Betrayal After Dinner Makes Sri Lanka Presidential Race Personal
Crispy rice pancakes and spicy salad, both traditional Sri Lankan dishes, were on the menu the night of Nov. 19 when President Mahinda Rajapaksa dined with long-time ally and cabinet member Maithripala Sirisena.
Two days later, Sirisena vowed to end Rajapaksa’s decade-long rule in a Jan. 8 presidential election. The betrayal shook up the island nation, which has undergone a growth spurt since Rajapaksa oversaw the end of a 26-year civil war in 2009.
“Can you trust a person of that nature and hand over the responsibilities of president?” Rajapaksa, 69, asked at a Dec. 14 campaign rally in the tea-growing central highlands, referring to Sirisena’s defection.
Sirisena, 63, has been unapologetic. “One family is creating a soft dictatorship,” he told reporters in Colombo last month, referring to the Rajapaksas. “There’s corruption, injustice and rule of law has broken down. We’ve taken a decision to change the situation.”
The clash among former associates has turned a probable walkover into a competitive race, threatening the stability that has prompted the island’s $67 billion economy to expand about 7 percent per year on average since the war’s end. A Sirisena victory also risks disrupting Sri Lanka’s growing ties with China, its largest investor and second-biggest trade partner.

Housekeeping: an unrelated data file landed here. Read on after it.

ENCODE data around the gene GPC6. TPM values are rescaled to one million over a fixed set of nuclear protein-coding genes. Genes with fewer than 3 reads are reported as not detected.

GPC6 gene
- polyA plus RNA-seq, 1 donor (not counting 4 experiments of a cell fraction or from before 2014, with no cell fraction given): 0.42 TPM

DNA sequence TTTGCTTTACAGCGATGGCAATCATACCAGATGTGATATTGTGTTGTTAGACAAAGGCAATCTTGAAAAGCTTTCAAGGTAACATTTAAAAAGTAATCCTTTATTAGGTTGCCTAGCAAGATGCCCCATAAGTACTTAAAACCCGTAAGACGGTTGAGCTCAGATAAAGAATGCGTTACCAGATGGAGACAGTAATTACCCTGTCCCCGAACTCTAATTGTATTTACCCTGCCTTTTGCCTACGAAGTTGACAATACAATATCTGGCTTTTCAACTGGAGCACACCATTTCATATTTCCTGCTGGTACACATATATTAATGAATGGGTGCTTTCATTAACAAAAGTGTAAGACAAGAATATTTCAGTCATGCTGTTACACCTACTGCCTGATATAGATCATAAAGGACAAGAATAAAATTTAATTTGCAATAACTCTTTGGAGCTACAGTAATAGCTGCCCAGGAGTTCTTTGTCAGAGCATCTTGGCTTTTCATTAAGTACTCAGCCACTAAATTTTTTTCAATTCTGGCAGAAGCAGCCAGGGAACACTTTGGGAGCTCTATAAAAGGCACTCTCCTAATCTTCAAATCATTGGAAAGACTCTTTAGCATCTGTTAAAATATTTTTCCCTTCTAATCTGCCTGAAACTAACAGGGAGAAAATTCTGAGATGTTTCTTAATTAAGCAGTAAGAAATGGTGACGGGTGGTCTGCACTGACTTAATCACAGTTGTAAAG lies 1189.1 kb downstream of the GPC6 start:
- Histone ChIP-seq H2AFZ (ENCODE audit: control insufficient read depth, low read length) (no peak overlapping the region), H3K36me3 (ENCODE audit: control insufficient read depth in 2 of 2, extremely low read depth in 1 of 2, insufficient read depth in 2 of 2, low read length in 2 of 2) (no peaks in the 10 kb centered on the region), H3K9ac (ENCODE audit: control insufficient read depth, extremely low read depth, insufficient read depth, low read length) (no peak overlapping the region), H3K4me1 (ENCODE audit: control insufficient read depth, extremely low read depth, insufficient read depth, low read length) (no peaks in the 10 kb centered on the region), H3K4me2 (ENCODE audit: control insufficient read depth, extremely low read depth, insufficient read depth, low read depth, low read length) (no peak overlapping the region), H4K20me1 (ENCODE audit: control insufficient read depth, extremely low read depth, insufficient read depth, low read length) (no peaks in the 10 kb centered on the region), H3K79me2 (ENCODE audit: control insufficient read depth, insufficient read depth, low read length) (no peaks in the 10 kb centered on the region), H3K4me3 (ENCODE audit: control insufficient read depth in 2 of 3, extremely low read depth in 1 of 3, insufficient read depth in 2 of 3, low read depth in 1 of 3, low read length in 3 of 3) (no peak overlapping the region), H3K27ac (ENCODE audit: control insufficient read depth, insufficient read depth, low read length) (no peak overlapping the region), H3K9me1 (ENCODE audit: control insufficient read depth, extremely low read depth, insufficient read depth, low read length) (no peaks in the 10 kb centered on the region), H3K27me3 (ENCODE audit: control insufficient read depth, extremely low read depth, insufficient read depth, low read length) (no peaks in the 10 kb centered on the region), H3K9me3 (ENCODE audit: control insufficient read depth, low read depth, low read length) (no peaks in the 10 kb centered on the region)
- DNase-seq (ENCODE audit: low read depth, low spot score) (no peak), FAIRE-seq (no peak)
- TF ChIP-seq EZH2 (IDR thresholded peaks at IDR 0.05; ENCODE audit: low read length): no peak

“A Sirisena administration would immediately run into big problems between its disparate alliance partners,” Sasha Riser-Kositsky, an analyst at Eurasia Group in Washington, said by e-mail. “I expect significant political instability should the ‘anybody but Rajapaksa’ coalition succeed in ousting him.”
Sirisena heads an alliance that includes four parties that currently control about a third of the 225-member parliament, a number that keeps changing due to defections. The biggest among them, the United National Party, is led by two-time prime minister Ranil Wickremesinghe, who encouraged privatizations and improved ties with the U.S. during his rule.
No reliable polls have been published so far in the campaign. Rajapaksa, who’s running for an unprecedented third term, won the last presidential election in 2010 by 18 percentage points. He called the vote two years ahead of schedule after seeing support wane in recent by-elections.
Rajapaksa’s woes have come even as inflation is the slowest in five years and the benchmark Colombo All-Share Index (CSEALL) has risen 24 percent this year, putting it among the world’s best performers. To boost his popularity, he has cut fuel and electricity prices while increasing state employees’ wages, raising pensions and paying farmers more for their crops.
Sirisena has also promised to boost salaries for state employees and allowances for pensioners, as well as to cut taxes on key food items. He hasn’t indicated how he’d fund these other than by “stopping mega-corruption and wastage.”
Mostly, though, Sirisena is banking on frustration with Rajapaksa to propel him to victory.